Perfected Success is a monument, then, to discarded things and resourcefulness, to the life cycle of human-made products and thereby, given the state of environmental crisis in which we find ourselves, to the larger ecological and cosmic lifecycles that press against the limits of human comprehension. That it does so with humor and not despair—what else were we going to do with all those old batteries?—also somehow plays a role in the way it occupies space, lightening its presence and reminding its viewers that all human endeavors have a comic dimension.
“I’ll look at things outside all the time, and wonder what’s worthy of being outside; it’s hard to compete with a good cactus or a good tree.”
The sculpture also reads as a straightforward marker, a vertically oriented object with many analogues in the landscape, particularly the Southern California one, where cacti and other succulents make fantastical use of spikes and protrusions of all kinds. It therefore elicits a related kind of wonder, both about the long, rich, complicated tradition of humans placing objects in the landscape to orient themselves and anchor religious or other social practices, and about the fine line that separates human interventions from natural ones.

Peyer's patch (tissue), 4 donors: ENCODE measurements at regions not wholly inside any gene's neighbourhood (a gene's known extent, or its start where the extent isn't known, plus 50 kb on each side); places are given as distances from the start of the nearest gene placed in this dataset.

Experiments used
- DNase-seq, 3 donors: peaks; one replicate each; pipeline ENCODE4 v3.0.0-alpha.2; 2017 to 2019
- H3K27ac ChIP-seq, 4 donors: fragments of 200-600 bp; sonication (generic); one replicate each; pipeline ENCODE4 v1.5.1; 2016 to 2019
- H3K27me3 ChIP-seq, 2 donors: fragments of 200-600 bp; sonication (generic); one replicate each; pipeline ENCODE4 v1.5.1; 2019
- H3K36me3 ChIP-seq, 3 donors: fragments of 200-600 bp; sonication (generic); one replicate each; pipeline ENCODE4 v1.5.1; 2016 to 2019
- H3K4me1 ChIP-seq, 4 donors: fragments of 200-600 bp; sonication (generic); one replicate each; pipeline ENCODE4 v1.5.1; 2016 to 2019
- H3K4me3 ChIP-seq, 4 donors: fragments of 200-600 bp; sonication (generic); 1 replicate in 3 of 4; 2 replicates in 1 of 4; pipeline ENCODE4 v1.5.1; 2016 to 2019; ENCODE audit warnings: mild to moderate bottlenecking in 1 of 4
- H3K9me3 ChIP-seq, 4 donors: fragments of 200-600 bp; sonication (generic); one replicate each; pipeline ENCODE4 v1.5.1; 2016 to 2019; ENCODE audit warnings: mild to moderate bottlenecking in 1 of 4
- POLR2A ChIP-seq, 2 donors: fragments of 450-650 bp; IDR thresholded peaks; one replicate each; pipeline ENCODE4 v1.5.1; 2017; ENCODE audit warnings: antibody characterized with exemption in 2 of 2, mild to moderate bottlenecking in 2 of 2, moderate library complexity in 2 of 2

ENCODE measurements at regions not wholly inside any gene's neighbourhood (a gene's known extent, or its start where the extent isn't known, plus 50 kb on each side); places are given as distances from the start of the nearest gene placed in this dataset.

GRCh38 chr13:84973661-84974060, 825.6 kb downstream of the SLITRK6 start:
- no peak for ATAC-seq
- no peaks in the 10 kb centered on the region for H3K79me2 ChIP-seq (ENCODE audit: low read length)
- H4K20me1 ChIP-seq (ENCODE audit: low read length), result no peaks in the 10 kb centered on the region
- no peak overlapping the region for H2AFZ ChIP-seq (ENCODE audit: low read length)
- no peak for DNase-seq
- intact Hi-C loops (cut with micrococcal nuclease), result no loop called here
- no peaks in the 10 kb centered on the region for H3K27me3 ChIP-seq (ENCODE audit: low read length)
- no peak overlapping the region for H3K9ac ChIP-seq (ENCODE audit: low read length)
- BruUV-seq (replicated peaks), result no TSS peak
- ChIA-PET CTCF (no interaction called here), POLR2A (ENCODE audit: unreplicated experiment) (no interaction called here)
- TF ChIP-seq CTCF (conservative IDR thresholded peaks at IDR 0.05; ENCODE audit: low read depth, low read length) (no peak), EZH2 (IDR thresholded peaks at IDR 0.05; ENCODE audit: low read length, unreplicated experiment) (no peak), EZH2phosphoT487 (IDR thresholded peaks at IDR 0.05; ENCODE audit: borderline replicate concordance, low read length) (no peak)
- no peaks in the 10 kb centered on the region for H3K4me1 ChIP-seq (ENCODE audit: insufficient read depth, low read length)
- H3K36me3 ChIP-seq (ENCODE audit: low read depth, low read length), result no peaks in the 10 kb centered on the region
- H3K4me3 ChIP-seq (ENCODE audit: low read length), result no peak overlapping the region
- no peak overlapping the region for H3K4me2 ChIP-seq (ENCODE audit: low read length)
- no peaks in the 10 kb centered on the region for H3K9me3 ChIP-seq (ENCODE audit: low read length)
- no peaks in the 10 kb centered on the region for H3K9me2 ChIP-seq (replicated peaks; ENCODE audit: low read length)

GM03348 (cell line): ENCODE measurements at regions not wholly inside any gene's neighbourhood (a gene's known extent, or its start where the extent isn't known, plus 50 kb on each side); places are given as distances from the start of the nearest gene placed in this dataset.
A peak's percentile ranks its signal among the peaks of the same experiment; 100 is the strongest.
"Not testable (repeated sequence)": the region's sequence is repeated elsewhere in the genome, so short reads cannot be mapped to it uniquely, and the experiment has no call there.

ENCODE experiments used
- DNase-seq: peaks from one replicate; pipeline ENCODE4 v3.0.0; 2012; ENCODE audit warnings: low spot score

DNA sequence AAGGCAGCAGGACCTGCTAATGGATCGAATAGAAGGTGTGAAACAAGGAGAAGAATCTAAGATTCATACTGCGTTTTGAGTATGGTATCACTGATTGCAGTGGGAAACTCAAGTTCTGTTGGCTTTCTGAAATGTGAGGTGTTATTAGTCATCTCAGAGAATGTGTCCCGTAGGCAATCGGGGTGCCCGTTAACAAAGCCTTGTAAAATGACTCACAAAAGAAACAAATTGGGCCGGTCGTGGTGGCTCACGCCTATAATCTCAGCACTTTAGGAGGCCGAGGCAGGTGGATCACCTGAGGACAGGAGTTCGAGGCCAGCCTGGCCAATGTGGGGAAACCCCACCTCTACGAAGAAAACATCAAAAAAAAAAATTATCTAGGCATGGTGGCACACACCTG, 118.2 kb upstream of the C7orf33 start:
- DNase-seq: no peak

“Contemporary art is already quasi-religious, with its own temples and scribes. What is an artist? What do we mean by that? I don’t know that we really have a good, go-to definition. It means all kinds of things.”
Evan Holloway has been featured in numerous group exhibitions, including The Sculpture Park, Madhavendra Palace, Nahargarh Fort, Jaipur, India (2017); Los Angeles - a fiction, Musée d’art contemporain de Lyon, France (2017) and Astrup Fearnley Museet, Oslo (2016); Don’t Look Back: The 1990s at MOCA, The Geffen Contemporary, Los Angeles (2016); Lightness of Being, Public Art Fund, City Hall Park, New York (2013); All of this and nothing, Hammer Museum, Los Angeles (2011); 2008 California Biennial, Orange County Museum of Art, Newport Beach, California; The Uncertainty of Objects & Ideas, Hirshhorn Museum and Sculpture Garden, Washington, D.C. (2006); and Whitney Biennial 2002, Whitney Museum of American Art, New York. His work is in the permanent collections of museums including the Hirshhorn Museum and Sculpture Garden, Washington, D.C.
; Los Angeles County Museum of Art; Museum of Contemporary Art, Chicago; Museum of Contemporary Art, Los Angeles; Palm Springs Art Museum, Palm Springs, California; and Whitney Museum of American Art, New York. Holloway lives and works in Los Angeles.
Individual photography of Watery Part of Air and Air/and by Robert Wedemeyer
Individual photography of Perfected Success by Lee Thompson
Installation photography by Elon Schoenholz
Videography by Tony Ung
Editing by Carl Elsaesser